Roger Brooke Taney
(1777-1864)

By Augustus Saint-Gaudens (1848-1907)

Marble, 1877
Size: 29" h.
Catalog No. 21.00018

S-141, Old Supreme Court Chamber, Robing Room



U.S. Senate Collection
Office of Senate Curator

The fifth chief justice of the United States, Roger Brooke Taney was born in Calvert County, Maryland. After graduating from Dickinson College, Taney began practicing law in Frederick, Maryland, later moving to Baltimore. Appointed attorney general of the United States by President Andrew Jackson in 1831, Taney influenced opposition to rechartering the Second Bank of the United States. Although he was nominated for secretary of the treasury and for an associate justiceship on the Supreme Court, both appointments were rejected by the Senate. However, over strong Whig opposition, he was confirmed as chief justice of the United States in 1836.

Taney's judicial opinions reversed a pattern of interpretation established by his predecessor, John Marshall. Rather than emphasizing supremacy of the federal govenment, Taney upheld state sovereignty, especially in relation to the threatened domination of the South by northern culture and interests. The 1857 [Dred] Scott v. Sanford case, in which the Supreme Court determined that a slave under Missouri law had no constitutional right to bring suit in federal court for his freedom, most clearly demonstrated this view. Taney served as chief justice for 28 years, the second longest tenure next to that of John Marshall.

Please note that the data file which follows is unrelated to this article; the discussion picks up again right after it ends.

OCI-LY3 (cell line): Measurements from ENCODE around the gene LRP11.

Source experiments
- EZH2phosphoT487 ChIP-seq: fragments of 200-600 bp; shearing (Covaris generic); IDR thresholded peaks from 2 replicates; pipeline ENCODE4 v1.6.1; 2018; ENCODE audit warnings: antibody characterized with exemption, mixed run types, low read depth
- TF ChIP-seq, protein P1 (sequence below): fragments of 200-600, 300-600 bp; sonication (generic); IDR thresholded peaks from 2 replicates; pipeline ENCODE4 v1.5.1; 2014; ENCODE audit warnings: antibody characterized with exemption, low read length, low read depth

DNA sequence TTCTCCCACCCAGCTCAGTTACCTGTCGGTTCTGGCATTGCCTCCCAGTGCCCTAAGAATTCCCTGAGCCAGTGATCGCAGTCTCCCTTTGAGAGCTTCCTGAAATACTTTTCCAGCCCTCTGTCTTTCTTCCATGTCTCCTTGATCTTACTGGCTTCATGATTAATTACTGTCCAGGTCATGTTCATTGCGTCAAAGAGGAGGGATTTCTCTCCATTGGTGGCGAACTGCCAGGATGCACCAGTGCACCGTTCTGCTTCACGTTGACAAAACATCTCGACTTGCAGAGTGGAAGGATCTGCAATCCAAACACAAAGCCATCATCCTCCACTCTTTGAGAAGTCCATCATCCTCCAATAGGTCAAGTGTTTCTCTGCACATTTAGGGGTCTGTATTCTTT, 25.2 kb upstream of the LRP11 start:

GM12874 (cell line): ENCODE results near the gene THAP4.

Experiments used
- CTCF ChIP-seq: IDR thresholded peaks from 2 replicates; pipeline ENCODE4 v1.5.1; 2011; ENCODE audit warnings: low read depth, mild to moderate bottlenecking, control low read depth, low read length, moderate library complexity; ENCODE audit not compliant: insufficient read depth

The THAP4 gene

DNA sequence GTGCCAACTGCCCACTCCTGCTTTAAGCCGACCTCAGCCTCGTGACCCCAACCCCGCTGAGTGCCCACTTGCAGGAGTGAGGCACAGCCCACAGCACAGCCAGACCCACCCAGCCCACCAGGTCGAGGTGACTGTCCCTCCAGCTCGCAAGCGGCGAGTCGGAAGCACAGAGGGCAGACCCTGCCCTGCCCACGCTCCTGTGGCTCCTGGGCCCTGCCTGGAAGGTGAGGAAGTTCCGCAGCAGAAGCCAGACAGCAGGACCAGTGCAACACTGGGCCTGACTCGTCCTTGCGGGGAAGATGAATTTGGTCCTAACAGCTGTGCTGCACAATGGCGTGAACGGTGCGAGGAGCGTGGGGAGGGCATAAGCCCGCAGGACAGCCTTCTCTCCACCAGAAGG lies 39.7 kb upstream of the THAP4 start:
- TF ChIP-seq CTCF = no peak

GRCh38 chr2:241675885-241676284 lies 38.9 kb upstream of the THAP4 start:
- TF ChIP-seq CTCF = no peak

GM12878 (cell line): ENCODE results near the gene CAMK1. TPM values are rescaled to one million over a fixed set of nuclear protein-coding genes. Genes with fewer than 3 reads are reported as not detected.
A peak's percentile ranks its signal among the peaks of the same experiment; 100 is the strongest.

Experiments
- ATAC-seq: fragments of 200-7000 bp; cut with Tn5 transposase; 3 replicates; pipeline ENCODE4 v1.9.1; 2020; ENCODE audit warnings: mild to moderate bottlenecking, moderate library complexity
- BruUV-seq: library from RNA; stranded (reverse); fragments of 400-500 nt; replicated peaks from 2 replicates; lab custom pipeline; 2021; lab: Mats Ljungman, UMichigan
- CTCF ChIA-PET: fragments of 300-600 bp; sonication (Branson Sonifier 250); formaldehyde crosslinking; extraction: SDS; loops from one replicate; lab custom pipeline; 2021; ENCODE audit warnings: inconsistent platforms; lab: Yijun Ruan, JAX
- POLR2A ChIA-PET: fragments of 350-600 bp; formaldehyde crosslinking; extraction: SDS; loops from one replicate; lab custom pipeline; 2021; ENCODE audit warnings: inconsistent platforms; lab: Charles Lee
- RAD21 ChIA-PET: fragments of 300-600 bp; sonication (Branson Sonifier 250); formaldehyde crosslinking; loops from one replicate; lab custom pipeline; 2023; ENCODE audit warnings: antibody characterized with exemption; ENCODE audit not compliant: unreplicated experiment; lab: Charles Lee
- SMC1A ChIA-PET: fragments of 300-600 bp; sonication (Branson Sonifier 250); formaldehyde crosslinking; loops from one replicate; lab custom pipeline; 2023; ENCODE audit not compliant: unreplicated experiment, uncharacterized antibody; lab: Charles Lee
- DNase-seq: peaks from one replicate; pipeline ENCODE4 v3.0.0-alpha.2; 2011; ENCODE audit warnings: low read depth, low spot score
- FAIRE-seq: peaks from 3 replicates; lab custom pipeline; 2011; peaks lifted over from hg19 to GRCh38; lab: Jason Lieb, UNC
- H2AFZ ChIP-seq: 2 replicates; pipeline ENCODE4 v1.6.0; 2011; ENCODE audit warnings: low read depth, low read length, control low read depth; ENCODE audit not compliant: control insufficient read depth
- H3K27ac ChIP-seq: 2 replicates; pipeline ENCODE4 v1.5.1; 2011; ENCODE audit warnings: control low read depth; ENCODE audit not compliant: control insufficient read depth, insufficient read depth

An 1874 resolution authorized the Joint Committee on the Library "to procure and place in the room of the Supreme Court of the United States busts of the late Chief Justice Roger Brooke Taney and the late Salmon Portland Chase." Two years later, the committee authorized its chairman "to contract with some competent artist for a bust of the late Chief Justice Taney, the head of the same to be modeled after that of the Chief Justice [by William H. Rinehart] at Annapolis." Noted American sculptor Augustus Saint-Gaudens was engaged for the task. His copy was completed in 1877 and placed in the Court's chamber later that year.